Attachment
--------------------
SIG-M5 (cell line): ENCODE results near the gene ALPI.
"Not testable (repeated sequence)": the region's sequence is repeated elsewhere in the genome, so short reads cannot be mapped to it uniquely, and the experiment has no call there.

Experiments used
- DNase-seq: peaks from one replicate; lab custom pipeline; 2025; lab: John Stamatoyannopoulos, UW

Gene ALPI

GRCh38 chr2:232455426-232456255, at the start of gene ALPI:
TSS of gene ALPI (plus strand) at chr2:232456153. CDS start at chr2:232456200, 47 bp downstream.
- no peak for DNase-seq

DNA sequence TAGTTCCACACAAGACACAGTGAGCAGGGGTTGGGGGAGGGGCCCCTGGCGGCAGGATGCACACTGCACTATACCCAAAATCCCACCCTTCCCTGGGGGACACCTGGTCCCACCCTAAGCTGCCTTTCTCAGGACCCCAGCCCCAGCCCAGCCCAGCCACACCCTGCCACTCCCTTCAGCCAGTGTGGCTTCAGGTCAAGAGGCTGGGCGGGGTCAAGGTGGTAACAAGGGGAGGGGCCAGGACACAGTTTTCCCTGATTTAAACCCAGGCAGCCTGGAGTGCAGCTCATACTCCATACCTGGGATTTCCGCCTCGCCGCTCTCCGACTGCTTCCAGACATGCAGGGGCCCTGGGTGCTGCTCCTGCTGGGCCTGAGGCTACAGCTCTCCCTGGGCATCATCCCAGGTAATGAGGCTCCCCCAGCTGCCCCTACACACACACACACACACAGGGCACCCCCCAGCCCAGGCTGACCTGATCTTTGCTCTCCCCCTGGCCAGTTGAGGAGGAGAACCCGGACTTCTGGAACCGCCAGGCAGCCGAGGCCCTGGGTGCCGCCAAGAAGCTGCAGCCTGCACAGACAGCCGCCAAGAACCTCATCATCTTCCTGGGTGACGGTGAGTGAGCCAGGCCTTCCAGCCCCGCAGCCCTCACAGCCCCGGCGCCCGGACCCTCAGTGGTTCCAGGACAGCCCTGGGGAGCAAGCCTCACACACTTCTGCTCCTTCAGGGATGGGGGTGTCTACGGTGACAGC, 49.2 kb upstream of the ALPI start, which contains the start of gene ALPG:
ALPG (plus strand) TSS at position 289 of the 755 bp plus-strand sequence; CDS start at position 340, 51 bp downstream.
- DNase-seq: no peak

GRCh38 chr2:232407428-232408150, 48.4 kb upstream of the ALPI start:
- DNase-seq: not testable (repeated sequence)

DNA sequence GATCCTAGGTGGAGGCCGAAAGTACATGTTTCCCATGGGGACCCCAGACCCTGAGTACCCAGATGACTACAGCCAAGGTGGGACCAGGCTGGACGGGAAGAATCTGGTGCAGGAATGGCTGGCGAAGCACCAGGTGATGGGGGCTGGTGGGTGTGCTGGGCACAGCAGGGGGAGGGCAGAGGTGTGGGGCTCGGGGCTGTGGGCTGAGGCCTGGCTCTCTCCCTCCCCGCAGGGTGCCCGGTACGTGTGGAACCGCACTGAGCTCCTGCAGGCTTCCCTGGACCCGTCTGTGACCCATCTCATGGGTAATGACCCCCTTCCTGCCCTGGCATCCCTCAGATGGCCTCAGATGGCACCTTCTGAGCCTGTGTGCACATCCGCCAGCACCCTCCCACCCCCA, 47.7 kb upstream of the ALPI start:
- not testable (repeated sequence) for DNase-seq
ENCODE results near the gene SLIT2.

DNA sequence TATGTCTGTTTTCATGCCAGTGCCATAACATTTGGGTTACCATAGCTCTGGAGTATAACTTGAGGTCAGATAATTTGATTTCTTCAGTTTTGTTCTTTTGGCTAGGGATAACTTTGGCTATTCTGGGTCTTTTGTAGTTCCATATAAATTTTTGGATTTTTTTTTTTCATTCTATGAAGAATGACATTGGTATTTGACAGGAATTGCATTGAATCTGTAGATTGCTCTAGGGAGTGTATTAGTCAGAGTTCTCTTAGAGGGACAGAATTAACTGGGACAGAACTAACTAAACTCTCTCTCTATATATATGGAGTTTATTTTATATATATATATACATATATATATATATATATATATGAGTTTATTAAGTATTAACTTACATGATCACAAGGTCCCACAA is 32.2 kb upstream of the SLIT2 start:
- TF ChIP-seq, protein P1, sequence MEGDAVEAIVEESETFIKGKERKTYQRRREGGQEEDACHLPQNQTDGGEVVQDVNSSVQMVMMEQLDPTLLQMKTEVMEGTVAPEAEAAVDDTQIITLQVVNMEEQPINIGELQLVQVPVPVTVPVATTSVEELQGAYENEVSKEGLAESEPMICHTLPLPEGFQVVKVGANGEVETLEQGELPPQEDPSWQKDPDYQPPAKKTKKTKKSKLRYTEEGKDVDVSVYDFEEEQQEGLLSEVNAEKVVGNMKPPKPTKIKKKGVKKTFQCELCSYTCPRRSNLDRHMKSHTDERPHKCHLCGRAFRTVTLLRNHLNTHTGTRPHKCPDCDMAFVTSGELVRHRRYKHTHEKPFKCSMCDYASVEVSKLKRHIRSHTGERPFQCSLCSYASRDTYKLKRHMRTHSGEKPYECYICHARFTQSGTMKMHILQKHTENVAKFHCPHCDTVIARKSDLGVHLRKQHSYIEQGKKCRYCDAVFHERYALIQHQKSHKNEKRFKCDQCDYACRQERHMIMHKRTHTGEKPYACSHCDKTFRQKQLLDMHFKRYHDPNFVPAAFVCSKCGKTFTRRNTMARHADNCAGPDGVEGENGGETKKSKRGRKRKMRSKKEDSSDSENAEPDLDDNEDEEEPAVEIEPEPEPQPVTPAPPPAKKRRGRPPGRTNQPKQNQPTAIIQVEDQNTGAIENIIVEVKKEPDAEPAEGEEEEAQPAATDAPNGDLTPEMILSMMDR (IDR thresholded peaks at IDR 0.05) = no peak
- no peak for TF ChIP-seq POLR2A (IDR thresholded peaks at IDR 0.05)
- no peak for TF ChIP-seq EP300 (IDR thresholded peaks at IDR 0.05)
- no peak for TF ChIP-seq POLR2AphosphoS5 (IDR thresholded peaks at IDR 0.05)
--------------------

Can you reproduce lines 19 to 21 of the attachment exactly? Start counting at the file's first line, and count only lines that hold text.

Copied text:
- no peak for TF ChIP-seq POLR2A (IDR thresholded peaks at IDR 0.05)
- no peak for TF ChIP-seq EP300 (IDR thresholded peaks at IDR 0.05)
- no peak for TF ChIP-seq POLR2AphosphoS5 (IDR thresholded peaks at IDR 0.05)